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EHAHRDP Welcomes New Interns

EHAHRDP Welcomes New Interns
EHAHRDP Welcomes New Interns

The East and Horn of Africa Human Rights Defenders Project is excited to add three new members to the team:

Jennifer Aciko joins the Pan-African Human Rights Defenders Network Program as a Fellow. Her areas of experience are in grants administration and management and organizational development. Previously she worked with Ministry of East African Community (MEACA) Technical Support Unit (TSU) as a Program Assistant. She has also worked with the Regional Center for Quality Health Care at Makerere University School of Public Health as a Grants Officer/ Administrator.

Laura Anderson has joined EHAHRDP as an ICT intern to support with the organization’s database. Laura previously worked with the British Red Cross in London as part of the Performance & Accountability Department in their International Division, which included delivering training to staff on a Programme & Information Management System. Prior to that she has also worked for a mental health charity in London, and completed an internship with Front Line Defenders in Dublin. Laura volunteered at the Dublin Platform for Human Rights Defenders in 2005, 2007 & 2011. She has a degree in International Politics & Sociology from Manchester Metropolitan University.

Kanshemererewe Phiona joins EHAHRDP as an intern in the ICT department. She holds a degree in Information Technology from Makerere University. Previously Phiona worked with Uganda Bureau of Statistics as IT Support Officer. Later in 2014 she joined the Ministry of Internal Affairs National ID project as the District Information Technology Officer Wakiso with different responsibilities such as setting up Local Area Network at the district, troubleshooting hardware and software problems, ensuring technical documentation including all project programmes database on the intranet, training staff and keeping the hardware and software inventory up-to-date.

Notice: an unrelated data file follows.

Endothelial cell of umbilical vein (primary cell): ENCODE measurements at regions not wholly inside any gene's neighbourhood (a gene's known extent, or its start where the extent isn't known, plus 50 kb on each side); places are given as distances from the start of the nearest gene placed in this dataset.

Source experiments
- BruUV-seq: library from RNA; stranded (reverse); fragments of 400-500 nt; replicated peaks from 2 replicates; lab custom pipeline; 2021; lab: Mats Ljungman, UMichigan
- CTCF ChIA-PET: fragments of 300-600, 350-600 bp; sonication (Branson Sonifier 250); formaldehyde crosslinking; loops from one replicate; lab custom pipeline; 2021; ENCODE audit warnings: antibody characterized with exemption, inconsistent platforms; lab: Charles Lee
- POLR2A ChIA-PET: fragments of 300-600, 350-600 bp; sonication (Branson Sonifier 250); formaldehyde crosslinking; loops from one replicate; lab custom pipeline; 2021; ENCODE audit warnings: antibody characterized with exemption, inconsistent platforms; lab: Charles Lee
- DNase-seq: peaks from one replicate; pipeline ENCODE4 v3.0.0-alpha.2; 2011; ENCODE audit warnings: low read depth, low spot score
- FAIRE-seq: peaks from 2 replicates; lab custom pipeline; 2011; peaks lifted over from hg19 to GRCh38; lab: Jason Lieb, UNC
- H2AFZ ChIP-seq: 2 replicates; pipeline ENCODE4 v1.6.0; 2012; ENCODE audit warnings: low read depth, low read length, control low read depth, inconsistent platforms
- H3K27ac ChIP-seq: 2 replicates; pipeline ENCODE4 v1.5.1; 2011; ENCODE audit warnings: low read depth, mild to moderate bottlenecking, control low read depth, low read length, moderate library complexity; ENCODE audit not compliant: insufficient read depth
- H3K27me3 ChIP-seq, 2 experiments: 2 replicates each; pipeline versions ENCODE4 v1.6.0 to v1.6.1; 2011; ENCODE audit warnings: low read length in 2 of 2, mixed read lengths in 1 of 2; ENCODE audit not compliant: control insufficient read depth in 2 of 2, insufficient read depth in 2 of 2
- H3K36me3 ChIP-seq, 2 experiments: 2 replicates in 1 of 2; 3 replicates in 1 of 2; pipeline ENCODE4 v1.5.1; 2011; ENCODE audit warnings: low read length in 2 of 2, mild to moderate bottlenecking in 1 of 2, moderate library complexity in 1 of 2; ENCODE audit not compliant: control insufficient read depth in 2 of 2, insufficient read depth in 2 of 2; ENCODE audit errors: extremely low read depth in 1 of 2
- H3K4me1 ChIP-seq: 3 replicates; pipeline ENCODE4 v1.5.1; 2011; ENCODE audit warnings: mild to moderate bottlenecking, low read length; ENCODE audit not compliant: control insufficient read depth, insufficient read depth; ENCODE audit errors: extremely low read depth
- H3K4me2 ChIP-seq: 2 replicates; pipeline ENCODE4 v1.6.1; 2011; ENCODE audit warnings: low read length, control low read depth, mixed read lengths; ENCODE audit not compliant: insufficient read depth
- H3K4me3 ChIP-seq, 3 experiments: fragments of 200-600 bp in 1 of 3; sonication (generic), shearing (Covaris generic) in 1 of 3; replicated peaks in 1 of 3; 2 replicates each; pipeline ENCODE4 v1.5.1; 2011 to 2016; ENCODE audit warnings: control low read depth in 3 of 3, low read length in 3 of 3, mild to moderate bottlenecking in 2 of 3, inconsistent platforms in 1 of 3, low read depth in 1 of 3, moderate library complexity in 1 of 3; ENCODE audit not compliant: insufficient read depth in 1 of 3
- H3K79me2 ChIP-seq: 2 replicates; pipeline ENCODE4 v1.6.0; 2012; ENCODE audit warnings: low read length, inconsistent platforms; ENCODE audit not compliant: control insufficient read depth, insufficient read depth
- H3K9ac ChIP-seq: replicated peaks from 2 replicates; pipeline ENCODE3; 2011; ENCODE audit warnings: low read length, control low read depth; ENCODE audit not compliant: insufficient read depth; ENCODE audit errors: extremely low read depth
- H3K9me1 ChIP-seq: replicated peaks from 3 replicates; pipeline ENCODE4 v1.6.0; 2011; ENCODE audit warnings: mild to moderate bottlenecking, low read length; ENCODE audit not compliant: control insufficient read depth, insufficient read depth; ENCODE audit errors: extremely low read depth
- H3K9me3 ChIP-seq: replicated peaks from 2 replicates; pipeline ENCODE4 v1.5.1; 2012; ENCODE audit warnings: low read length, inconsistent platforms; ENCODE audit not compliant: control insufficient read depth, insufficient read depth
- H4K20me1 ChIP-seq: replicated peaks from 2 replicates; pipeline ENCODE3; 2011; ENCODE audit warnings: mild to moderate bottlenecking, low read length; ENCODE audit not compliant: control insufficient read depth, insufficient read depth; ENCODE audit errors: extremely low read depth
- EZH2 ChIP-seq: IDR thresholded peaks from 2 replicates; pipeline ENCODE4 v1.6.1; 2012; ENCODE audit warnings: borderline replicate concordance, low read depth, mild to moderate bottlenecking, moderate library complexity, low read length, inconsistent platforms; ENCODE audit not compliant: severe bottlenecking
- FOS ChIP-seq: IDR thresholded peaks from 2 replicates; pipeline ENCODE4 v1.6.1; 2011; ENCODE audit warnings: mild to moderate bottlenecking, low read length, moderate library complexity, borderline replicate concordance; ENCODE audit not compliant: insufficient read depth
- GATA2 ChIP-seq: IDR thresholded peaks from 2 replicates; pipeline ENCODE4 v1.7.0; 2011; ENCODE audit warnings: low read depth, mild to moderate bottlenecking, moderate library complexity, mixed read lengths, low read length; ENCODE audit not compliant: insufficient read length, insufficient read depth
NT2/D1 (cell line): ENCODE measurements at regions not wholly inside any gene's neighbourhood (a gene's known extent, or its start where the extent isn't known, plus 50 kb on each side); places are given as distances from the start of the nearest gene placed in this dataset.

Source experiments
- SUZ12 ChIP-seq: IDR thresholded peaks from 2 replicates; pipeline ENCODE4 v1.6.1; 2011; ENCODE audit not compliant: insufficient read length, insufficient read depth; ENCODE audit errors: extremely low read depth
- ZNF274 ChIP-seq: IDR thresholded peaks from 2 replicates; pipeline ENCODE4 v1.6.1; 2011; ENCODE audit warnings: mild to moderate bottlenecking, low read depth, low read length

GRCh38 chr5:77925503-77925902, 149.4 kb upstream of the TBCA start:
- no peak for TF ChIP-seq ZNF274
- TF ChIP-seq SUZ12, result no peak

Human Rights Defender of the month: Pamela Angwench Judith

For most of her life, Pamela Angwech’s existence has always been a defiant and simultaneous act of survival and resistance. In 1976 when she was born, the anti-Amin movement was gathering pace, and her family was one of the earliest victims of the then dictatorship’s reprisals in Northern Uganda. Her father, a passionate educationist in Kitgum district was one of the most vocal critics of the dictatorship’s human rights excesses, which made him an obvious target of the state’s marauding vigilantes.